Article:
More Disappointment with the NH90

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2nd Lieutenant
May 30, 2011
Cape Canaveral
From Avweb:

"Availability issues are driving yet another operator of the NH90 helicopter to consider retiring it much earlier than planned. Recommendations drawn up by Swedish Supreme Commander Gen. Micael Byden for the future development of the armed forces propose removing the European rotorcraft."

Availability Issues = It stays broke to darn much.

Norway reached the same conclusion a while back.

Sweden is going to buy the UH-60M.

German miliary branches are not so fond of this helo either. Seesm to be a design with many structural flaws.
I guess this was supposed to be the European H-60. The American version of the EC145, the UH-72, has proved to be disappointing to the US Army as well; they had to add cooling systems because some of the components could not take the heat.

It's seems it is hard to beat a UH-1, OH-58, or OH-6.
The UH-72 is actually well liked by the US Army. Just in desert conditions it showed cooling problems that required modifications. They have 400+ in service and ordered some more of the upgraded B-model.
Yes, the poor NH-90 has been receiving quite a backlash of late, while the MH-60 Romeo is the beneficiary of this bad press. The list of nations that are dissatisfied with their European helicopters is growing. Australia is also retiring its Eurocopter Tigers early because of maintenance support issues. This seems to be a problem across the board, as well as delayed delivery and support, but the Germans have criticised the NH-90's structural design.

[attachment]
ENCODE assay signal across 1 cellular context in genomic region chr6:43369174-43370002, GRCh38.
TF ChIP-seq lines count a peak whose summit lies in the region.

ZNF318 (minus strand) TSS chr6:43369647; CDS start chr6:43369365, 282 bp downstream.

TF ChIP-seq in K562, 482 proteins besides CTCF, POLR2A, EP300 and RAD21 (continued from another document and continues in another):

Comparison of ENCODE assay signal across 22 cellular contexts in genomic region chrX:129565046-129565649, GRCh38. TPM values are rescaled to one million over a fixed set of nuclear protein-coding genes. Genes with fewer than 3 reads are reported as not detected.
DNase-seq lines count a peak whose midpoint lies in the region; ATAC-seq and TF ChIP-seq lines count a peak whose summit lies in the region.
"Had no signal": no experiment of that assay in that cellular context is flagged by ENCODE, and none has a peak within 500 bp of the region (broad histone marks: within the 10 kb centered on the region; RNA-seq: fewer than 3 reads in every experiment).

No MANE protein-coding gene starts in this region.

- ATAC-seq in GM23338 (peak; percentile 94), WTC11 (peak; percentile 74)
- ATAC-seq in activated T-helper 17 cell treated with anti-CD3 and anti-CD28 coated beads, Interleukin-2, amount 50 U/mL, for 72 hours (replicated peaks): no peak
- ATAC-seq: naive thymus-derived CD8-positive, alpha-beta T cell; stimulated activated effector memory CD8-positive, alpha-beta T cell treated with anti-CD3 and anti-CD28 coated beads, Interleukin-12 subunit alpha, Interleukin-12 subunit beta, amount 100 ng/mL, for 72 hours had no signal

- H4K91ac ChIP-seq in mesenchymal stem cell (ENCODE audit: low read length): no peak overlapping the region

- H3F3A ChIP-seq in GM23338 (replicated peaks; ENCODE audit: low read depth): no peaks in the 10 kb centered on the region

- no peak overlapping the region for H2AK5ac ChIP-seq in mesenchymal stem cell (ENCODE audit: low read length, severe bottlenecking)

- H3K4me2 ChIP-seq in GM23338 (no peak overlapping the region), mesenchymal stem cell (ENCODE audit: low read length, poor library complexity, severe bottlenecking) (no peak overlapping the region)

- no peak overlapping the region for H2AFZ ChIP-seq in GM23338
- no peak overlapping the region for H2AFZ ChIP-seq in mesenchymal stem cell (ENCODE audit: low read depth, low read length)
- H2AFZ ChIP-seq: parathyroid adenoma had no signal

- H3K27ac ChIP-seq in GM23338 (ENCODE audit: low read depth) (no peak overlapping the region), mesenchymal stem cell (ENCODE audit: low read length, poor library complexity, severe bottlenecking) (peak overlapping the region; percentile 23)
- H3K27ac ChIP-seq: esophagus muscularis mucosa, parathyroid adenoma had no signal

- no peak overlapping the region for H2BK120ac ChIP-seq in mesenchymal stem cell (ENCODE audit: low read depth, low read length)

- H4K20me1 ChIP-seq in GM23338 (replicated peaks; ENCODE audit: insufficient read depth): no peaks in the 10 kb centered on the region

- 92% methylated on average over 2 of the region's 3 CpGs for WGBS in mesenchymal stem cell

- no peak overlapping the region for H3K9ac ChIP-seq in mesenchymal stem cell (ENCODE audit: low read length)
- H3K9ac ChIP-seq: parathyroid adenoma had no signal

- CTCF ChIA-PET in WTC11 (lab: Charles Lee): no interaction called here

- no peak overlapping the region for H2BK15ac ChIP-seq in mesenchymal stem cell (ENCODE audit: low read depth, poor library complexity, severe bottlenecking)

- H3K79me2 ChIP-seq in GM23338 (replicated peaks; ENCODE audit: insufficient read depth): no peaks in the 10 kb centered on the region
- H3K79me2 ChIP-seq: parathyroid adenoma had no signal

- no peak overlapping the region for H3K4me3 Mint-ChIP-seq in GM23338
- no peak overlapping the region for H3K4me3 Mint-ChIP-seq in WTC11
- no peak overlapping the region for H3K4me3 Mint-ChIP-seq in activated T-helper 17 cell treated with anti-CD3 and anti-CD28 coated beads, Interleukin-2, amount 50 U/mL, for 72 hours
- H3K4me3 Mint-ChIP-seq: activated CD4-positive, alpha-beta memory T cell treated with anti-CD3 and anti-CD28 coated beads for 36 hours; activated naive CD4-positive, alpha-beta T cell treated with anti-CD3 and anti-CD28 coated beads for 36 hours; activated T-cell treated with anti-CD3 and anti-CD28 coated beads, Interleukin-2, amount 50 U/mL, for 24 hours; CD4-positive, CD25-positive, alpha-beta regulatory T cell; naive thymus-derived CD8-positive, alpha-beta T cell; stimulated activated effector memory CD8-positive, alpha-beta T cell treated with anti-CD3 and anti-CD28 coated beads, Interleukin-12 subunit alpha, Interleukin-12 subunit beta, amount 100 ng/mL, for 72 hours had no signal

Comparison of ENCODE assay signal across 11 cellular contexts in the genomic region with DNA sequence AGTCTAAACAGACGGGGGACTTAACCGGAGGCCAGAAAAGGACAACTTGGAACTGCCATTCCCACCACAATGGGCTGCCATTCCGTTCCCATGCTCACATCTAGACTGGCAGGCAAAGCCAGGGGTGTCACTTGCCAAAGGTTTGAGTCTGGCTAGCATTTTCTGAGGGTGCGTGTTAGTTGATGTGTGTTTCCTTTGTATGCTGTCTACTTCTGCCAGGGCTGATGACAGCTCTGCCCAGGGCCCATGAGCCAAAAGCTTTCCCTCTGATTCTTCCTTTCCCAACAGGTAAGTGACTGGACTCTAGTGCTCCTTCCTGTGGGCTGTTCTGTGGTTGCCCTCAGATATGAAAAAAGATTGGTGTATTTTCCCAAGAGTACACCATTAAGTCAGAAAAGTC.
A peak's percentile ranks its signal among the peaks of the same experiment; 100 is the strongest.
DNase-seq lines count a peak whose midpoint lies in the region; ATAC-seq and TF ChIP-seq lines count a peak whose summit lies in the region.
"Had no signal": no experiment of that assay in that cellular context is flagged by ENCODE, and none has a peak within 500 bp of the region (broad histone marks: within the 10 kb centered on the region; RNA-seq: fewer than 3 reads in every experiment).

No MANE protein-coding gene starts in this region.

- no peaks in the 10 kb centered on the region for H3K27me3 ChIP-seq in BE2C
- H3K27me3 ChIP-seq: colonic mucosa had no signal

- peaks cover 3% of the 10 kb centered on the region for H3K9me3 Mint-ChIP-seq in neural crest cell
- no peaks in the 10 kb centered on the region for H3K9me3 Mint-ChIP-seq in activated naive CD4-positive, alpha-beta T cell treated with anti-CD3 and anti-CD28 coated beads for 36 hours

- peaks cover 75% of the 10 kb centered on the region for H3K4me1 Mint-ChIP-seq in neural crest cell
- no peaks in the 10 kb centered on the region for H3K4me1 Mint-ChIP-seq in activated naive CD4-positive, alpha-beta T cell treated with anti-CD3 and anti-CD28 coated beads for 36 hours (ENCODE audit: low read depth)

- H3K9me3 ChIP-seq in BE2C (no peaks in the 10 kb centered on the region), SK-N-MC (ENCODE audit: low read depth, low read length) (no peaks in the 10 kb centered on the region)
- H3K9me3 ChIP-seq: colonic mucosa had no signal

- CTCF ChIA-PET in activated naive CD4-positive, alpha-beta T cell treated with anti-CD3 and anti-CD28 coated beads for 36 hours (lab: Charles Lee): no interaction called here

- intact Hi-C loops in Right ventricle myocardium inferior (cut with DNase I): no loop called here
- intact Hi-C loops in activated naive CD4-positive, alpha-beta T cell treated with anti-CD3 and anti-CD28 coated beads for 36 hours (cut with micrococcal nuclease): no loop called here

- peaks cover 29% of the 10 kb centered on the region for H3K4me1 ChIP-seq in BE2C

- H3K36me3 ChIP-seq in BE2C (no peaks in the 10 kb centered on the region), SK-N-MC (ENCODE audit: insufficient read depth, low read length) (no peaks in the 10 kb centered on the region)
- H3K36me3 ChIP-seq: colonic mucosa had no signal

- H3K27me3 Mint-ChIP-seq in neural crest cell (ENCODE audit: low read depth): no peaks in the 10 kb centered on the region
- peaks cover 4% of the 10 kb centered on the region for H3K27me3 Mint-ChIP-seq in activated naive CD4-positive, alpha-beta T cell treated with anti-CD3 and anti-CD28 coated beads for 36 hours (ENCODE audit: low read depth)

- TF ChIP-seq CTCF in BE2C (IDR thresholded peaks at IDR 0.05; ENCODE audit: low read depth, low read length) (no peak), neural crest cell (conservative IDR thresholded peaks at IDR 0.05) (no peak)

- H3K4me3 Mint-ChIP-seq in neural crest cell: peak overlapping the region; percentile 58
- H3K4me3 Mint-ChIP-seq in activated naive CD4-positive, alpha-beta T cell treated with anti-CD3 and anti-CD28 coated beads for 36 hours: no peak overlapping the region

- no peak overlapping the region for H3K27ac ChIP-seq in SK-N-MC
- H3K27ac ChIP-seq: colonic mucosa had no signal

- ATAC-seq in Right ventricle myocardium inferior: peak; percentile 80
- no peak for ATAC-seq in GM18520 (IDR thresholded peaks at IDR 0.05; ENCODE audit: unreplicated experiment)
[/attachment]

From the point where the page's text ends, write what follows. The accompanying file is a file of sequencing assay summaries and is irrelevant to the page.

This is all quite apart from the RNZAF, which operates eight of the type and has reached a milestone last November as the first operator whose NH-90 airframe reached 2,000 flying hours.

Seems the floor and ramp were prone to damage because they could not support the weight of embarked soldiers. Seems baffling such a design flaw would make it into a troop transport helicopter.
Seems baffling such a design flaw would make it into a troop transport helicopter.

Yes, inexplicable, really. In 2010, the Bundeswehr compiled a list of shortcomings with its troop transport variant that included low ground clearance, weak rear ramp, weakly constructed interior, and limited space for fully kitted out soldiers. That year, Bundestag opposition party SPD defence spokesman Hans-Peter Bartels stated that, "the history of the NH-90 is a story full of sorrows" and that it was "too late, precarious in capabilities and at the same time urgent in necessity."
We had to retain a handful of Blackhawks for our SF's because there was nowhere to mount a door gun on our MNH-90s. Not so much a design flaw, but how did that pass the procurement stage??

That's a good question, because RNZAF NH-90s have door gun mounts and frequently carry them.
In WWII, a Panther or Tiger tank that reached 5000 miles badly needed an overhaul.

When the British got their new M3 Stuarts in North Africa they first were delighted to find that they needed no further assembly and were not wet inside from the sea voyage. Then they took them for a spin, did some rapid S-turns and were surprised to find that Nothing Fell Off.

Many of the M4 Shermans that hit the beach at Normandy had more than 5000 miles on them and were good for a great many more. Some countries just have different concepts of what constitutes acceptable durability.

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